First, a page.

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When Exchange mailbox size quotas break

Sometimes an admin will set limits for a mailbox only to discover that Exchange is not enforcing them. The problem is rooted in a registry setting. Here's the fix.

Mailbox size limits are commonly used by Exchange administrators to keep Exchange database sizes from becoming unmanageably large. A good mailbox policy is especially important in Exchange Standard Edition, where there's a fairly stern 16 GB limit database size limit.

Sometimes, however, an administrator will set limits for a particular mailbox only to discover that Exchange is not enforcing them. This condition may persist until the system is rebooted or the Information Store is stopped and restarted -- neither option is practical for a production Exchange server!

The problem is rooted in a registry-controlled setting that was introduced in Exchange 2000 Service Pack 3 and is present in all editions of Exchange 2003. This setting governs how often Exchange rereads logon quotas -- i.e., mailbox size quotas -- for users. By default, it is set to two hours (7200 seconds) to prevent the system from rereading login quotas too often and possibly bogging down the system.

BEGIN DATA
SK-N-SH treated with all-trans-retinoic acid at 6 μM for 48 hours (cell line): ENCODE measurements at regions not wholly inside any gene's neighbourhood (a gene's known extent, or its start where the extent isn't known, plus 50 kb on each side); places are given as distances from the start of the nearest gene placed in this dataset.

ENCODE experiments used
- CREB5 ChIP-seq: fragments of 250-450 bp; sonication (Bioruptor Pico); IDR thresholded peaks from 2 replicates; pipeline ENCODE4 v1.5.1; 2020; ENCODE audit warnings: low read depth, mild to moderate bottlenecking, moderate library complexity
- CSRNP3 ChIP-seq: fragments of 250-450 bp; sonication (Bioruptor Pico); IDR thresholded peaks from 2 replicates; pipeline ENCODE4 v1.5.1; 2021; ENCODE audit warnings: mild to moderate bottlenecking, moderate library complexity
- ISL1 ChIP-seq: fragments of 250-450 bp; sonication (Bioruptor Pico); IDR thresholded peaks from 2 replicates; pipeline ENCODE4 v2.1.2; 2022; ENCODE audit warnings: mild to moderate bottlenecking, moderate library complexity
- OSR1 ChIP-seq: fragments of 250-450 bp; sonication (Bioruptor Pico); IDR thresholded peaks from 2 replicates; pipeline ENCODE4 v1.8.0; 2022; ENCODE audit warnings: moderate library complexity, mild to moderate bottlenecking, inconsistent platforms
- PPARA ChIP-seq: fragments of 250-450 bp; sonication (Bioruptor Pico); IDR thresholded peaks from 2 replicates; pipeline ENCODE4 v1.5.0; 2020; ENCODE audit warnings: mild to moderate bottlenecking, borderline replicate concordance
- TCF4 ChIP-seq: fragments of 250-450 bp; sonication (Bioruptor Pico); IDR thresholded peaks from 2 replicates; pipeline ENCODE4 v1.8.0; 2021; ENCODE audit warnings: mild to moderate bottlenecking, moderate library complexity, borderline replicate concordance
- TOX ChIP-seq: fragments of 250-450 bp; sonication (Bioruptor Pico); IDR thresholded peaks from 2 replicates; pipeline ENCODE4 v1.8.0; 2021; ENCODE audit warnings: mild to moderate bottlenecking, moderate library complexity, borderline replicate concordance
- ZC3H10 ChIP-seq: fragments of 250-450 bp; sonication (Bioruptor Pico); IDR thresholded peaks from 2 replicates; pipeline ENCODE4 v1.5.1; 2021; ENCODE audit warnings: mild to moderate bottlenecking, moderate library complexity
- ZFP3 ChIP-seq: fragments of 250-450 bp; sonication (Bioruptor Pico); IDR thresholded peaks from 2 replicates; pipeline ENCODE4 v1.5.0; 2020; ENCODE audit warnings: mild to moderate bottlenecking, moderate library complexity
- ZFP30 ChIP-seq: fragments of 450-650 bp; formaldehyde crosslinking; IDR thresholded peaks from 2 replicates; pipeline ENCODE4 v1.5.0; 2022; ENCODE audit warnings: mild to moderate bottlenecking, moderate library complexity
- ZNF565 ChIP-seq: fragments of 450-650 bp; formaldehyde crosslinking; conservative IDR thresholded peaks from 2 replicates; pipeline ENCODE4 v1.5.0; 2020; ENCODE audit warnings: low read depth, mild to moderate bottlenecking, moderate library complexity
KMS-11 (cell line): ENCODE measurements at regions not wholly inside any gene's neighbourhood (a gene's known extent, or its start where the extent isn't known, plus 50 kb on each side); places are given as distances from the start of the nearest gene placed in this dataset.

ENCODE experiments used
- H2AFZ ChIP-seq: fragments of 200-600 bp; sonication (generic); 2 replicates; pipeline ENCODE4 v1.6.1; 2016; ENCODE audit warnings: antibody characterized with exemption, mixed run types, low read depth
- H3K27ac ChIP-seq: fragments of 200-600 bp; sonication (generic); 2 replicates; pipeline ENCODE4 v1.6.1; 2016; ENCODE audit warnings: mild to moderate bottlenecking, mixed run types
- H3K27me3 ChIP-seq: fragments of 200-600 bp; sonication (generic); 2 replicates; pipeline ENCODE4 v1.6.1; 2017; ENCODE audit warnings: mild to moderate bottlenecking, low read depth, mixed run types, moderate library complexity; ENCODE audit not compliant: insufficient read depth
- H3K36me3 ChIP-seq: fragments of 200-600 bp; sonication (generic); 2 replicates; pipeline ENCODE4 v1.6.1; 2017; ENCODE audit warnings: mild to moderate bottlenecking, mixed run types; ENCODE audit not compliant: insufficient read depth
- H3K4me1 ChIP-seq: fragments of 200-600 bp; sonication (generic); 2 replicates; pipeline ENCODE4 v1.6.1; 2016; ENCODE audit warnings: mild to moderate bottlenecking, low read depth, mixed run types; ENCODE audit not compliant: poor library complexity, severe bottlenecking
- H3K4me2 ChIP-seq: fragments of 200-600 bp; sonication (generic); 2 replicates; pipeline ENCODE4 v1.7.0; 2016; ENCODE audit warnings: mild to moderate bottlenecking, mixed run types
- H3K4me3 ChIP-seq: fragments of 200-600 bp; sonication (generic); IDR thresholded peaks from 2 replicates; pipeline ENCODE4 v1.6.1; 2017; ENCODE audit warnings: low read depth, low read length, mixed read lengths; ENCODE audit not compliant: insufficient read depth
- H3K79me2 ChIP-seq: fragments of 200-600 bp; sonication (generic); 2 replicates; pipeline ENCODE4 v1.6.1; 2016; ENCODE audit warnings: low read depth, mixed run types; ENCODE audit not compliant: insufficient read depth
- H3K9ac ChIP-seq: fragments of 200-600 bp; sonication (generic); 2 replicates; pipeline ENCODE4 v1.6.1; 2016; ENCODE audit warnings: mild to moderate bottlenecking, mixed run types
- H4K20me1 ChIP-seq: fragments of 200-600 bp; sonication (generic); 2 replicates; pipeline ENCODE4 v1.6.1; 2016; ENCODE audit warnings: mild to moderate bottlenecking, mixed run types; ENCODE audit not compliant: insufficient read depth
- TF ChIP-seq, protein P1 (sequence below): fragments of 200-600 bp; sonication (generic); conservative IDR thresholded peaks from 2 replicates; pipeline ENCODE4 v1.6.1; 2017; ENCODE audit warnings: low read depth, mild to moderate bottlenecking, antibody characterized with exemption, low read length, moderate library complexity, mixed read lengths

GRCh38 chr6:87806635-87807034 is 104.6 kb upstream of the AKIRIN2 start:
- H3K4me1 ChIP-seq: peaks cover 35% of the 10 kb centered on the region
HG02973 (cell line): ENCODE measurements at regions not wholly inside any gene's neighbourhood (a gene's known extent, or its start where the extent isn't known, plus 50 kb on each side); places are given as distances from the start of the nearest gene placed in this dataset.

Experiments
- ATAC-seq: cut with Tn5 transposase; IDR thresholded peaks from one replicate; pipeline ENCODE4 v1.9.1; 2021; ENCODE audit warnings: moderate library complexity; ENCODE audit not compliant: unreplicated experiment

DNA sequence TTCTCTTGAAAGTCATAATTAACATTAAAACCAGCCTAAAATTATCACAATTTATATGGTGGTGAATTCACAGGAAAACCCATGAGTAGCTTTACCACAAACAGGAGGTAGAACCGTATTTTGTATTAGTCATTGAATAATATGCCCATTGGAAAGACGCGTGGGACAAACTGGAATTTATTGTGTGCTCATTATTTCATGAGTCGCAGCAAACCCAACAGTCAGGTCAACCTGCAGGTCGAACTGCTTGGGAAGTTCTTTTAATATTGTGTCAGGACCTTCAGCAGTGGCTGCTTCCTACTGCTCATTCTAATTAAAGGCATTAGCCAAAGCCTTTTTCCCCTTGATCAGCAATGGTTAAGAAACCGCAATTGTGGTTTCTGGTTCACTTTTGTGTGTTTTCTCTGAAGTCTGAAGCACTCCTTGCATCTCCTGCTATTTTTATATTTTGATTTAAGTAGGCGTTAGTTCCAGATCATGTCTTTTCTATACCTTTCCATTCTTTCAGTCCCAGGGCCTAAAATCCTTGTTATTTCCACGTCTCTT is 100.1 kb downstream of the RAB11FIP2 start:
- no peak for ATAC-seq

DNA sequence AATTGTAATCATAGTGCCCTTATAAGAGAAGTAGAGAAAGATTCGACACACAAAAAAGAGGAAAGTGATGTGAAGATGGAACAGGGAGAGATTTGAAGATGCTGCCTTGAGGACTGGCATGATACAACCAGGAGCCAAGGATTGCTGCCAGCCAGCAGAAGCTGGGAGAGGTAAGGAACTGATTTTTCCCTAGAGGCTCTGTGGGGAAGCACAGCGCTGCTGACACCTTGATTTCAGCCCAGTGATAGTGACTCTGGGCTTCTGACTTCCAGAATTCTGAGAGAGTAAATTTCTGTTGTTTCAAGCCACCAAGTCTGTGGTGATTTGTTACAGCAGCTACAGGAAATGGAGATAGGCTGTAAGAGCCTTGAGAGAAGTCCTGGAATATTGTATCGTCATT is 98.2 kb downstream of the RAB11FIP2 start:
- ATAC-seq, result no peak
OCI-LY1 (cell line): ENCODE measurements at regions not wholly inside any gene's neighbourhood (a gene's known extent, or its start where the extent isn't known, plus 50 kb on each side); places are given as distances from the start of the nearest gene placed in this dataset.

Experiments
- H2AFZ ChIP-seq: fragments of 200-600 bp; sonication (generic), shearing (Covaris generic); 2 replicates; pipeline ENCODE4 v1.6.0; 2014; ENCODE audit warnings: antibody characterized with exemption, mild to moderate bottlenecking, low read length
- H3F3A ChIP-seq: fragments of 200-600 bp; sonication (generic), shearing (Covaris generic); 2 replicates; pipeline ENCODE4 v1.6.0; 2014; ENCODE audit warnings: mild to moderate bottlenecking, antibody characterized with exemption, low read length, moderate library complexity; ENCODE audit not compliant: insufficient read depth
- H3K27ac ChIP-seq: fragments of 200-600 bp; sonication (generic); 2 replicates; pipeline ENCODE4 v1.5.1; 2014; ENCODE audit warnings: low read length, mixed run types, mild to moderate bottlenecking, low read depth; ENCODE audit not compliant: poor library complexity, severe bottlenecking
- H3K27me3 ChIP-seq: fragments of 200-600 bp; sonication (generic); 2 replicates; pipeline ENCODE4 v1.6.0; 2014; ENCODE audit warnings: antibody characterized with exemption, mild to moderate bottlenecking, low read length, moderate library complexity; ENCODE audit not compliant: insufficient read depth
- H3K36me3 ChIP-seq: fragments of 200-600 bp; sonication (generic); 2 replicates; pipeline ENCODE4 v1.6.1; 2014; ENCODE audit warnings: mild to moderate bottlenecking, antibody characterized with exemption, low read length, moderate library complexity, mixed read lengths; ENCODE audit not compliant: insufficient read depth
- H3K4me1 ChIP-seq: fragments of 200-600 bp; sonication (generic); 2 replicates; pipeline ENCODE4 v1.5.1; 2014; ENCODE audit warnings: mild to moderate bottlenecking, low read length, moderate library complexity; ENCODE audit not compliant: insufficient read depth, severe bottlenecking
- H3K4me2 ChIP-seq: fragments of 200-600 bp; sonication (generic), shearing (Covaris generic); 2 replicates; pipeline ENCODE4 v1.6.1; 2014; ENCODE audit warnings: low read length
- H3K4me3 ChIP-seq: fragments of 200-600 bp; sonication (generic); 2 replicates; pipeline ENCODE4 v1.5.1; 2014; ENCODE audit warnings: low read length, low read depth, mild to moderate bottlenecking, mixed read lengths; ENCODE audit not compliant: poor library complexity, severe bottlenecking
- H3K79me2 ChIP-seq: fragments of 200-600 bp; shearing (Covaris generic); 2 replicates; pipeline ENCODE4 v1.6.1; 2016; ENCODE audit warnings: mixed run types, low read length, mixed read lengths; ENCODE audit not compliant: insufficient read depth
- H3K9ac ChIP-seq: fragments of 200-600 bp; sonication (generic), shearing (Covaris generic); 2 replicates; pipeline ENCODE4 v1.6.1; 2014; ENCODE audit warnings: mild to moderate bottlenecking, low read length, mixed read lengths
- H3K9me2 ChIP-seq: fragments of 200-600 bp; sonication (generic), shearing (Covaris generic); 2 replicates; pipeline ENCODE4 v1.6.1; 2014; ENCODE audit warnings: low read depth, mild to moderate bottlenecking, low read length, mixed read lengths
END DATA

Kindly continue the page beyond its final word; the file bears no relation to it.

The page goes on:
If users' mailbox quotas are changed often, however, you may want to increase the reread interval time, as polling the quotas once every two hours may not be often enough to properly reflect changes made. (Most computers running Exchange Server these days won't have any trouble handling the overhead generated by polling user mailbox quotas a little more often.)

To change the reread interval time for mailbox quotas, you need to edit the registry and navigate to the key:


Add a new DWORD value named Reread Logon Quotas Interval and set it to the interval in seconds you want to use. For instance, a value of 1200 will cause Exchange Server to reread the quotas every 20 minutes. It's not a good idea to set this to less than 10 minutes, however, as this may cause an excessive number of Active Directory lookups (which produce their own variety of overhead).

About the author: Serdar Yegulalp is editor of the Windows 2000 Power Users Newsletter and a regular contributor to

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